Let's Get Back to What We're Good At
British science and engineering shaped the world. We built the world's first railway, the world's first coal-fired power station, and the world's first commercial nuclear power station.
To get back to what we’re good at – building and inventing things - we need to unlock the potential of every part of the UK.
Over the coming months, we will be talking to people and businesses across the country to hear your ideas and concerns and develop further practical solutions to Britain’s problems.
Unblocking the planning process for clean energy projects
Our energy bills are out of our control because a broken planning process has delayed or blocked the building of new power stations and renewable energy sources. We want Britain to be self-sufficient when it comes to energy, and believe that, by removing the planning bottlenecks which delay energy infrastructure, the UK can shield itself from global price rises, bring down bills, and create decent, well paid, jobs in the process.
The Hornsea 3 windfarm off the coast of Yorkshire is an example of the problems that exist. It will be the biggest offshore wind-farm in the world when finished, providing power for 3.2 million homes. But a marathon 30 month planning process means it won’t be finished until 2027.
We’re proposing several actions that can help fix this, headlined by the shortening of the maximum time for approval for projects like this to 12 months.
Faster, cheaper and better transport
Britons are forced to endure long, unpredictable, congested and expensive commutes if they want to access the best local jobs. We need to build more, but the UK has some of the highest infrastructure costs in the world. The Elizabeth Line took 23 years to build at a cost of £19 billion. By contrast, Madrid built an entire subway network from scratch for just £4 billion in four years.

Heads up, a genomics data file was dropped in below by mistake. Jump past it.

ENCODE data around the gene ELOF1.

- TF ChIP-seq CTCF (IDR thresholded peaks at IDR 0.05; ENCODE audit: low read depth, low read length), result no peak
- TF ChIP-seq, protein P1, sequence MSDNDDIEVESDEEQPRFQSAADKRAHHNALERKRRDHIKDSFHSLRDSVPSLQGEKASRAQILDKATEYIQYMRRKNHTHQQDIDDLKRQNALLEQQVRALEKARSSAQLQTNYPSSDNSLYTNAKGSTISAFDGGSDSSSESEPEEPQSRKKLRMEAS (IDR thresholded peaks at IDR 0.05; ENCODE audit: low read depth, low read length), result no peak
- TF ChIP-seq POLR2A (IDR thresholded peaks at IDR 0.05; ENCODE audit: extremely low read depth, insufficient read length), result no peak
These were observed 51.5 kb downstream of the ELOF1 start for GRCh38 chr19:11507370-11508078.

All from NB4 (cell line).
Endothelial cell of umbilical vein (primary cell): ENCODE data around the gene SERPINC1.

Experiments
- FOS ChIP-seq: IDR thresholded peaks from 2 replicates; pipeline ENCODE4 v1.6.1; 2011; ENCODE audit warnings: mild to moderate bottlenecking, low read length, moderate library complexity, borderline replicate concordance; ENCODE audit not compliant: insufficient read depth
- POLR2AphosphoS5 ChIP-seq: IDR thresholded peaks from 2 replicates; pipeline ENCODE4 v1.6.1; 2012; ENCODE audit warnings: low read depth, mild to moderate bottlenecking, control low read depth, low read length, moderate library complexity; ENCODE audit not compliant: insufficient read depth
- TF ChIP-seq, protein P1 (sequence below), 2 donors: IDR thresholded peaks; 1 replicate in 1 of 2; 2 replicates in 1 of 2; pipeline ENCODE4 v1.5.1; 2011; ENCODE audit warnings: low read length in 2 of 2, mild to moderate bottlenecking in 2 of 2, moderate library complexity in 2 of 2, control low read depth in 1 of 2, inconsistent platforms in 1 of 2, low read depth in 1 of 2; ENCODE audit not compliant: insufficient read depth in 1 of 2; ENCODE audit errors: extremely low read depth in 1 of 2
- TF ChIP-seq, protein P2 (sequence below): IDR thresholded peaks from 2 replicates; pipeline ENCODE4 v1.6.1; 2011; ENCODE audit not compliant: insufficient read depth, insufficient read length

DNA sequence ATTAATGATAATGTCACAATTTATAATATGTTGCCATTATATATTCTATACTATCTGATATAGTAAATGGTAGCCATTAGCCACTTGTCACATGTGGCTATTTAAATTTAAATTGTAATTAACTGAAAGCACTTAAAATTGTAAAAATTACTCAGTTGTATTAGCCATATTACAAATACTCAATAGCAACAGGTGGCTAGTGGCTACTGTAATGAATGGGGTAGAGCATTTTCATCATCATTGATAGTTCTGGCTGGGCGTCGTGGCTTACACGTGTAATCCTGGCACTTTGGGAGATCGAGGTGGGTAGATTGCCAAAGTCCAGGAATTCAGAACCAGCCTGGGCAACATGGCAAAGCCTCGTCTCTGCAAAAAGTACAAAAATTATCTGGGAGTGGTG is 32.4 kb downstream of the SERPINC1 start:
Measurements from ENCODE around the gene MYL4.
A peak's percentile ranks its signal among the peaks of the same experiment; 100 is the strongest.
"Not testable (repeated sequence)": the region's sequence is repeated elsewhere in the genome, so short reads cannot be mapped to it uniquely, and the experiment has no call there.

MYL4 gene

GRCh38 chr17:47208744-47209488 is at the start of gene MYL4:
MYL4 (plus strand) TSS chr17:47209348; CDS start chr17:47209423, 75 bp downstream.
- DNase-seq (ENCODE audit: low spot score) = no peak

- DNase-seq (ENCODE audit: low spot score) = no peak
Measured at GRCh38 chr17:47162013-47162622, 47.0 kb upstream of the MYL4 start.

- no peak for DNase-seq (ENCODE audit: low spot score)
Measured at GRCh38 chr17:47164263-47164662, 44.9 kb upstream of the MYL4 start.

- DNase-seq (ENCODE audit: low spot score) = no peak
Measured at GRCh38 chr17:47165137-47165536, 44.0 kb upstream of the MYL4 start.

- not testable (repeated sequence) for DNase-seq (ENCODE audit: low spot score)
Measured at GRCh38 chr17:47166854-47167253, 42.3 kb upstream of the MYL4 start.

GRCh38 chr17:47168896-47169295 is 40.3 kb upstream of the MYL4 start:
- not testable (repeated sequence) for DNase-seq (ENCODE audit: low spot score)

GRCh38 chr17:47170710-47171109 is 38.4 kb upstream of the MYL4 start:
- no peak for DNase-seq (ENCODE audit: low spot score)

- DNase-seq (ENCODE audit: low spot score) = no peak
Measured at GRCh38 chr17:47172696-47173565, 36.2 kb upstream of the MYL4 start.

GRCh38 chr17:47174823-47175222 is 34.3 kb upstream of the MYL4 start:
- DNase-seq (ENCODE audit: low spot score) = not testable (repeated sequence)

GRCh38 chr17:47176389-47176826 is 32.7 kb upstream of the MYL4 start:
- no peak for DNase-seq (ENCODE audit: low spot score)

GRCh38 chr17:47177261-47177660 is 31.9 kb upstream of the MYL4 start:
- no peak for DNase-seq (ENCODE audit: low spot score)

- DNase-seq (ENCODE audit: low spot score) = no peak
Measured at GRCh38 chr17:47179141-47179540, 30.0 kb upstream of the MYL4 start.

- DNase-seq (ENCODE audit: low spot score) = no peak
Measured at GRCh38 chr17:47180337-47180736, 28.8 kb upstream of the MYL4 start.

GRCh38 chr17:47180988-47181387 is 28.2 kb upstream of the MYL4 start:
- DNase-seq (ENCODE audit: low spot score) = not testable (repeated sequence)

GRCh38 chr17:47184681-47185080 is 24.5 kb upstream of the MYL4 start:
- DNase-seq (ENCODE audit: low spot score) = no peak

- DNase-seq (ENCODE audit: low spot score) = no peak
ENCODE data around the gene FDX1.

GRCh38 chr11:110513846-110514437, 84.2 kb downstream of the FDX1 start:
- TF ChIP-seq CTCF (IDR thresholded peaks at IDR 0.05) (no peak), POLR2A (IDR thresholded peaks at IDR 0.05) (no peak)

What’s more, approximately, 66 per cent of people in big European cities can reach their city centre by public transport within 30 minutes, compared to only 40 per cent of the people in Britain’s big cities. This is estimated to cost the UK economy more than £23.1 billion per year.
Too often the developers of these projects try and “reinvent the wheel” instead of following tried and tested methods. We’re proposing several actions to fix this, including ways to easily adopt already used methods of building transport from elsewhere and reducing the amount spent on costly consultants.
Drop the Ban on Onshore Wind
New onshore wind farms are effectively banned in England. Government rules, introduced in 2015, mean just one objection to an onshore wind farm can stop an entire project being built. Because of this ban, only two onshore wind turbines have been built in England since 2020. Meanwhile, the average family is paying £2,500 to keep the lights on and their home warm. Onshore wind is one of the cheapest and cleanest forms of energy available, but instead of creating that energy here, we’re paying sky-high bills and lining Putin’s pockets buying foreign gas. By building new onshore wind farms in England, we can bring down bills, create jobs and stop importing foreign gas.